Journal of the House of Commons: Volume 5, 1646-1648. Originally published by His Majesty's Stationery Office, London, 1802.
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Die Veneris, 14Julii, 1648.
A LETTER from Penrith, of 10 Julii 1648, from Major General Lambert, signifying, That he was informed by Intelligence from divers Hands, That an Army of Scotts were come out of Scotland into England, under Duke Hamilton; and that he came to Carlisle on Saturday last in the Afternoon; and that his Forces now lie about Wighton.
Resolved, &c. That the Sum of Twenty thousand Pounds be charged upon the Receipts of the Grand Excise, in Course, for the Service of the Northern Forces, with Interest for the same, from the time the same, or any Part thereof, shall be advanced, after the Rate of Eight Pounds per Cent. payable every Six Months: And that Mr. Thorpe do bring in an Ordinance to this Purpose.
Ordered, That the King's, Queen's, and Prince's Revenues in the Northern Parts, not yet paid in, be paid by the Receiver General of that Revenue, to such Person or Persons as the House shall appoint, for the Service of the Forces in the Northern Parts; the Two thousand Pounds advanced by the Receiver General of that Revenue being first satisfied unto him out of those Receipts: And that Mr. Thorpe do prepare and bring in an Ordinance to this Purpose.
The Question being propounded, That this House doth declare, That the Forces which now are come out of Scotland into England, in a hostile manner, being without the Authority of the Parliament of England, are Enemies to the Kingdom of England; and that all Persons of the English or Irish Nation, that join with, or adhere unto, or voluntarily aid or assist them, are Rebels and Traitors to the Kingdom of England, and shall be proceeded against as Traitors and Rebels;
And the Question being put, That this Question be now put;
It passed with the Affirmative. And
It is Resolved, upon the Question, That this House doth Declare, That the Forces that now are come out of Scotland, into England, in a hostile manner, under the Command of Duke Hamilton (fn. 1), being without the Authority of the Parliament of England, are Enemies to the Kingdom of England: And that all Persons of the English or Irish Nation, that join with, or adhere unto, or voluntarily aid or assist them, are Rebels and Traitors to the Kingdom of England; and shall be proceeded against as Traitors and Rebels.
Ordered, That it be referred to the Committee at Derby House, forthwith to send this Vote to Major General Lambert.
Resolved, &c. That it be referred to the Committee at Derby House, to take Course, that Forces may speedily be sent to Colonel Lambert, for the Service of the Affairs of the North, out of the Garisons, or otherwise.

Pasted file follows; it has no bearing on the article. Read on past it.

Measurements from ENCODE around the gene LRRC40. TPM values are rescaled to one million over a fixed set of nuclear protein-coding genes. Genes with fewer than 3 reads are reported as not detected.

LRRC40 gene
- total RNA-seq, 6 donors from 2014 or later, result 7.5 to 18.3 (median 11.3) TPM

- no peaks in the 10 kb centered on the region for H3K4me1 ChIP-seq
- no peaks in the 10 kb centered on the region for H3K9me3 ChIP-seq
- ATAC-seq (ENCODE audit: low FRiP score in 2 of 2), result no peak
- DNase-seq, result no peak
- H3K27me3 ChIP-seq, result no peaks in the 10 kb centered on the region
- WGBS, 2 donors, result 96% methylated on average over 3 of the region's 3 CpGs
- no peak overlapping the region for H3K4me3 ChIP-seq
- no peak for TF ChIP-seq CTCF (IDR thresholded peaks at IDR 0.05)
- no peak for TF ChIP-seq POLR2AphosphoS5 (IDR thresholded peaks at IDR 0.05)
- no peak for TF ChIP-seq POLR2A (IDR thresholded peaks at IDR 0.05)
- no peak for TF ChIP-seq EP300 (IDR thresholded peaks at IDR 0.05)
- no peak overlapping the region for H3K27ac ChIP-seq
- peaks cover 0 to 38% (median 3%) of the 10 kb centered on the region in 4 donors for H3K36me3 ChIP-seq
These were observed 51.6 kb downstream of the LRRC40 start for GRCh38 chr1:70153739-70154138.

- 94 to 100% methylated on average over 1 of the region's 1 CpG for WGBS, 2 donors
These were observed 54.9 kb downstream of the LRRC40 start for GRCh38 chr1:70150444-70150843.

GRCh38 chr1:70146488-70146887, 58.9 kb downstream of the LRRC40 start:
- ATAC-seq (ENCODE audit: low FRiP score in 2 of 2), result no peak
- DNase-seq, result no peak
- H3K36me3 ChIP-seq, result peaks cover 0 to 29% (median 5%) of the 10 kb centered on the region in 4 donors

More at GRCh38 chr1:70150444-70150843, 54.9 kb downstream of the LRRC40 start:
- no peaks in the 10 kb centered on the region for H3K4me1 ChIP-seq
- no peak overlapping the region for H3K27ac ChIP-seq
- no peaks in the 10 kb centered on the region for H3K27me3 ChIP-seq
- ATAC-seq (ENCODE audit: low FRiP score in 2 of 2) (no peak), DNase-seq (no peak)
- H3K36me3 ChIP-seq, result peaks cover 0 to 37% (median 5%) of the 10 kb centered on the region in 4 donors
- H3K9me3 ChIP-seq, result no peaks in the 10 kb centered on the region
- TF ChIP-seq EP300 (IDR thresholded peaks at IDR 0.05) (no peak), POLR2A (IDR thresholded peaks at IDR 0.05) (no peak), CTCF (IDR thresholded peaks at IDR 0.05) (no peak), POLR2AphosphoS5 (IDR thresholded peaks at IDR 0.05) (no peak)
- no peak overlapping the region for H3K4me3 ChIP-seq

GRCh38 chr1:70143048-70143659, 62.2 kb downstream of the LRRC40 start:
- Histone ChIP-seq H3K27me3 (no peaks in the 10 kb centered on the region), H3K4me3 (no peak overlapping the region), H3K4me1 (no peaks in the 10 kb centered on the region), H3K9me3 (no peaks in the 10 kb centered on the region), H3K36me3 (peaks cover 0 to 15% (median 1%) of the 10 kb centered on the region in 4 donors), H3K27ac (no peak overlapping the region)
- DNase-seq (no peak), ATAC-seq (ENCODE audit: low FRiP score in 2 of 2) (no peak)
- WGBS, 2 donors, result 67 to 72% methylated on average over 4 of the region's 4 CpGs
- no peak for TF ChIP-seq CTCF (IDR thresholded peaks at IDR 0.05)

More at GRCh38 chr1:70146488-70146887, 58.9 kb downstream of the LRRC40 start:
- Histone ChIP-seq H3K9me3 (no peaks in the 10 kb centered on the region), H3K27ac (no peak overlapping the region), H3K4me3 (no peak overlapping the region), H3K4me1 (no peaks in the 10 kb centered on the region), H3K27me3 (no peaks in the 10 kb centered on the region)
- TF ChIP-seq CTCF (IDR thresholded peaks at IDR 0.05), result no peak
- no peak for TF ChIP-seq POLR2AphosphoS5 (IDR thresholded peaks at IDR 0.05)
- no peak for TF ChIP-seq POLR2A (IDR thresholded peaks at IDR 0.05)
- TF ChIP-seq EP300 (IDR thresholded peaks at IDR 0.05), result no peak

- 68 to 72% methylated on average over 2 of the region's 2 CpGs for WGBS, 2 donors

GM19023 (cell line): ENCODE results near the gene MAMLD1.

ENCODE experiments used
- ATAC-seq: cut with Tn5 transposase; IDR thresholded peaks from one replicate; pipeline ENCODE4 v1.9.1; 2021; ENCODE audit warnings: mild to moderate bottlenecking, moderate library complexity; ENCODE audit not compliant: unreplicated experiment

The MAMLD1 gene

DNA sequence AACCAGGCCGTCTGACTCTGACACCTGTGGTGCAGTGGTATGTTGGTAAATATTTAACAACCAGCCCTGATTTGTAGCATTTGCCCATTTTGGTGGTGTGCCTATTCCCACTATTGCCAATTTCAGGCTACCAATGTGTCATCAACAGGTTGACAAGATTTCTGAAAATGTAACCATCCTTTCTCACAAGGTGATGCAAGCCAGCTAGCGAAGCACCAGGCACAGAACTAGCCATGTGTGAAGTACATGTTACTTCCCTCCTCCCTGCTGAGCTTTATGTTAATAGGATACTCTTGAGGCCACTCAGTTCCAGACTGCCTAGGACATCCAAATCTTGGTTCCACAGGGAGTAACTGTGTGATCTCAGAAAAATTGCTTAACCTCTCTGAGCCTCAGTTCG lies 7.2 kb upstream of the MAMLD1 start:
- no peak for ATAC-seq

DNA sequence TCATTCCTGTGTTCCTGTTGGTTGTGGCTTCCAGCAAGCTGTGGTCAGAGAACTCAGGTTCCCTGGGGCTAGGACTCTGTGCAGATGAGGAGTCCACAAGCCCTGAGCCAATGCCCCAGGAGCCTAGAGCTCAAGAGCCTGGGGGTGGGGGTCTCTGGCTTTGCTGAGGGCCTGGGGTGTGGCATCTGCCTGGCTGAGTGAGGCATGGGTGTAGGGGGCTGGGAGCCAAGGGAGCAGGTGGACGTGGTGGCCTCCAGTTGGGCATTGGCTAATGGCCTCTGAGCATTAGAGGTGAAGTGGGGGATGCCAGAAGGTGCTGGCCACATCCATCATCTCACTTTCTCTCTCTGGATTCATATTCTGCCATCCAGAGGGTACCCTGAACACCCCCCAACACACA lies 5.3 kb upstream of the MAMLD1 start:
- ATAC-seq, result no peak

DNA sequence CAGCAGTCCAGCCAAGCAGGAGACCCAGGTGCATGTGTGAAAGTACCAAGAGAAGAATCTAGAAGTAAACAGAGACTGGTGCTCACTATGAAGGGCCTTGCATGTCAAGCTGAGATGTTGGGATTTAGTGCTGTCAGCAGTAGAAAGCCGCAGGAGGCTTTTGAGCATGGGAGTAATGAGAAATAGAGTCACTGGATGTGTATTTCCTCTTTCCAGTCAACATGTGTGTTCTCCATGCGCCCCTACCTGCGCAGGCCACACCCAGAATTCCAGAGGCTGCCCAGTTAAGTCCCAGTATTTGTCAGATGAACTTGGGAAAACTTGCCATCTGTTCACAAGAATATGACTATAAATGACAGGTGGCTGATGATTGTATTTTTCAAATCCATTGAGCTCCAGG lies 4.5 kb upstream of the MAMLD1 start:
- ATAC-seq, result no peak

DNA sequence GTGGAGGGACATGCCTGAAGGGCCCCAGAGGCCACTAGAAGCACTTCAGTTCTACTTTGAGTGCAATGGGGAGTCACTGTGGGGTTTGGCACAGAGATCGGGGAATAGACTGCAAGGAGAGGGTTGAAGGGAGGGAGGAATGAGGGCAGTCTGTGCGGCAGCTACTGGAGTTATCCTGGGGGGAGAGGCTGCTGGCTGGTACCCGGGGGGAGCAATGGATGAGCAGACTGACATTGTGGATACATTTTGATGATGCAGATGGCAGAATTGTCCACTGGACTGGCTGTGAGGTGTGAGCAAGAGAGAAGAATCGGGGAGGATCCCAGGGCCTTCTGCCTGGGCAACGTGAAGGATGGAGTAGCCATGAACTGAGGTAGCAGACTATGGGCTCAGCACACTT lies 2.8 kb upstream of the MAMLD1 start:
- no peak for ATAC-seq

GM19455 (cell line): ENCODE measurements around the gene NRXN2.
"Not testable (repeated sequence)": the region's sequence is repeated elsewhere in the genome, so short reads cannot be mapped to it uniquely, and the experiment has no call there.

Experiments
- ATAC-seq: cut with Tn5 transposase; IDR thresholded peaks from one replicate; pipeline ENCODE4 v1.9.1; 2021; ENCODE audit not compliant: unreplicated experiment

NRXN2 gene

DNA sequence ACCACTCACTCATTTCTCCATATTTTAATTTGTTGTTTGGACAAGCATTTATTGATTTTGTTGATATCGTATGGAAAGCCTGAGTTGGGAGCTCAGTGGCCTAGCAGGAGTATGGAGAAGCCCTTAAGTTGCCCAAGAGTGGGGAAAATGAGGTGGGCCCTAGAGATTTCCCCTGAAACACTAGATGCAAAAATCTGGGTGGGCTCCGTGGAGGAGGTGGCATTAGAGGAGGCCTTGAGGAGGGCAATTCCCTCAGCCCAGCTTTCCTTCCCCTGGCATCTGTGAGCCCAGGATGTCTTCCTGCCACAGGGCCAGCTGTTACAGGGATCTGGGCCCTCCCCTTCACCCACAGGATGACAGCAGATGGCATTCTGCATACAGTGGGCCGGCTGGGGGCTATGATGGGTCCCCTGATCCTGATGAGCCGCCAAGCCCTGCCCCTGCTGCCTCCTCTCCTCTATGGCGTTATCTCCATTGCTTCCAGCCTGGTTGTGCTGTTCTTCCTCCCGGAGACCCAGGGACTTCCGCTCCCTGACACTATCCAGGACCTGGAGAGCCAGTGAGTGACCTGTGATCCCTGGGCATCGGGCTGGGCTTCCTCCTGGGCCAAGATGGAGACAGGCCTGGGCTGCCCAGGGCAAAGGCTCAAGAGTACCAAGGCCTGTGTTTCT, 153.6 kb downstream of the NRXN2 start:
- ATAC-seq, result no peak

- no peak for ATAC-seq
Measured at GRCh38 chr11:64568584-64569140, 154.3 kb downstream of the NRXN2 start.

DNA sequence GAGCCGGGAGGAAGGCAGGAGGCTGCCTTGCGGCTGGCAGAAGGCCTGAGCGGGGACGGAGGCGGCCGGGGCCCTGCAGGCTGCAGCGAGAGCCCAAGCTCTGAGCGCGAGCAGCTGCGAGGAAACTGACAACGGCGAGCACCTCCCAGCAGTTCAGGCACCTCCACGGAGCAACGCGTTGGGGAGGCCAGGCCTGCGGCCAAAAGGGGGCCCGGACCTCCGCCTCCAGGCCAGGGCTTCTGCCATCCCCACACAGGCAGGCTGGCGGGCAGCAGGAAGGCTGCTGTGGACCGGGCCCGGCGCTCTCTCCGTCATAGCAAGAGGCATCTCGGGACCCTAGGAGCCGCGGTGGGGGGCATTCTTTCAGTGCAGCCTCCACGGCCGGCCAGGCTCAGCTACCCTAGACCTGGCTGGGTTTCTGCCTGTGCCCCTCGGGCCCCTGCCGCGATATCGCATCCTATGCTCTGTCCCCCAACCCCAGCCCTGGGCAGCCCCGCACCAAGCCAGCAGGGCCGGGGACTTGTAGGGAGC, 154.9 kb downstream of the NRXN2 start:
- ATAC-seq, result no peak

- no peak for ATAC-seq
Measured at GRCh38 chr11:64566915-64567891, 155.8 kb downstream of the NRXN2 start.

Resolved, &c. That it be referred to the Committee at Derby House, to consider, Whether there be a Necessity of raising further Forces; and to report their Opinions to the House.
Safety of King and Parliament.
Mr. Greene reports the Proceedings of the Committee appointed to treat with the Committee of the Common Council, and Officers of the Soldiery, touching their Engagement for the Safety of the King and Parliament, if the intended Treaty should be in the City of London; with the Papers that mutually passed: Which were delivered in by the Reporter; and the most material of them read.
Treaty with the King.
Mr. John Stephens reports the Conference had with the Lords the other Day, touching their Vote for not insisting upon the Three Propositions before a Treaty; and acquainted the House, That the Earl of Manchester at that Conference told them, That they had formerly sent a Vote, of the Thirtieth of June, for not insisting upon the Three Propositions before a Treaty; in which they desired the Concurrence of this House: And that, instead of an Answer to that Vote, they received another Vote, That these Propositions should be first signed by the King, and turned into Acts, when the King should come to Westminster: Which they conceived not to be Parliamentary: Yet to shew their Desire of keeping a good Correspondence between the Houses, they desired this Conference, to express their Reasons for their former Vote, for not insisting upon these Three Propositions: The which were read by the Reporter.
Ordered, That these Reports, now made by Mr. Greene and Mr. John Stephens, be taken into Consideration Tomorrow Morning, the first Business; and nothing to intervene; notwithstanding the former Order for the Committee to sit upon the Business of the Church: And that, in the first Place, the Report made by Mr. Stephens be taken into Consideration.
Ordered, That on Monday next the Committee of the whole House do sit, to proceed in the Consideration of the Ordinance touching Church Government: And that Mr. Speaker do not take the Chair.